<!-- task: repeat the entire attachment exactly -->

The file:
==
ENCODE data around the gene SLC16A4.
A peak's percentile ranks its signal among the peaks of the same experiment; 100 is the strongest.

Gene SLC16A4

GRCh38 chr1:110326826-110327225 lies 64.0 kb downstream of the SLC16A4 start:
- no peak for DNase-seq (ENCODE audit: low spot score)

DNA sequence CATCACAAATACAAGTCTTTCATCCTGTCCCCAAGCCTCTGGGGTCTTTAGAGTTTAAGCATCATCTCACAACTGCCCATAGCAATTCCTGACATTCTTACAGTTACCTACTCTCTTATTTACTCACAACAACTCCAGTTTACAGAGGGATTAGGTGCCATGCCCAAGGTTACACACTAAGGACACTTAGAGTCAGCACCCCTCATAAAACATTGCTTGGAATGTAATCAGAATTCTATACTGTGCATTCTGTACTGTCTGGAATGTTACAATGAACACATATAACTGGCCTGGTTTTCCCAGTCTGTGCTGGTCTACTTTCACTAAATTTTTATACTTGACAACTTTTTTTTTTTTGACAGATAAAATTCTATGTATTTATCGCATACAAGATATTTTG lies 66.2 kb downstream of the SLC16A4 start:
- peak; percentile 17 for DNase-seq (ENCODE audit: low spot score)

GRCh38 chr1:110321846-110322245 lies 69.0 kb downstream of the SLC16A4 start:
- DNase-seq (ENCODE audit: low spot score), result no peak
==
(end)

ENCODE data around the gene SLC16A4.
A peak's percentile ranks its signal among the peaks of the same experiment; 100 is the strongest.

Gene SLC16A4

GRCh38 chr1:110326826-110327225 lies 64.0 kb downstream of the SLC16A4 start:
- no peak for DNase-seq (ENCODE audit: low spot score)

DNA sequence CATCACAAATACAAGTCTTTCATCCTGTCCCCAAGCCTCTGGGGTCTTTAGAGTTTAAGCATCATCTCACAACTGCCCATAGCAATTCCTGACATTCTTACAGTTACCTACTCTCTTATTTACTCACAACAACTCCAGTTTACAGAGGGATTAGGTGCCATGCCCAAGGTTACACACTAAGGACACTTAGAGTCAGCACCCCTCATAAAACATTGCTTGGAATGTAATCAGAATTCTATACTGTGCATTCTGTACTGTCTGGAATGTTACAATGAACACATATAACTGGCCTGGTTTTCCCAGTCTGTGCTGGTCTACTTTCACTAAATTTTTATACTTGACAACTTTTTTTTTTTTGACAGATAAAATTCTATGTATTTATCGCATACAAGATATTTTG lies 66.2 kb downstream of the SLC16A4 start:
- peak; percentile 17 for DNase-seq (ENCODE audit: low spot score)

GRCh38 chr1:110321846-110322245 lies 69.0 kb downstream of the SLC16A4 start:
- DNase-seq (ENCODE audit: low spot score), result no peak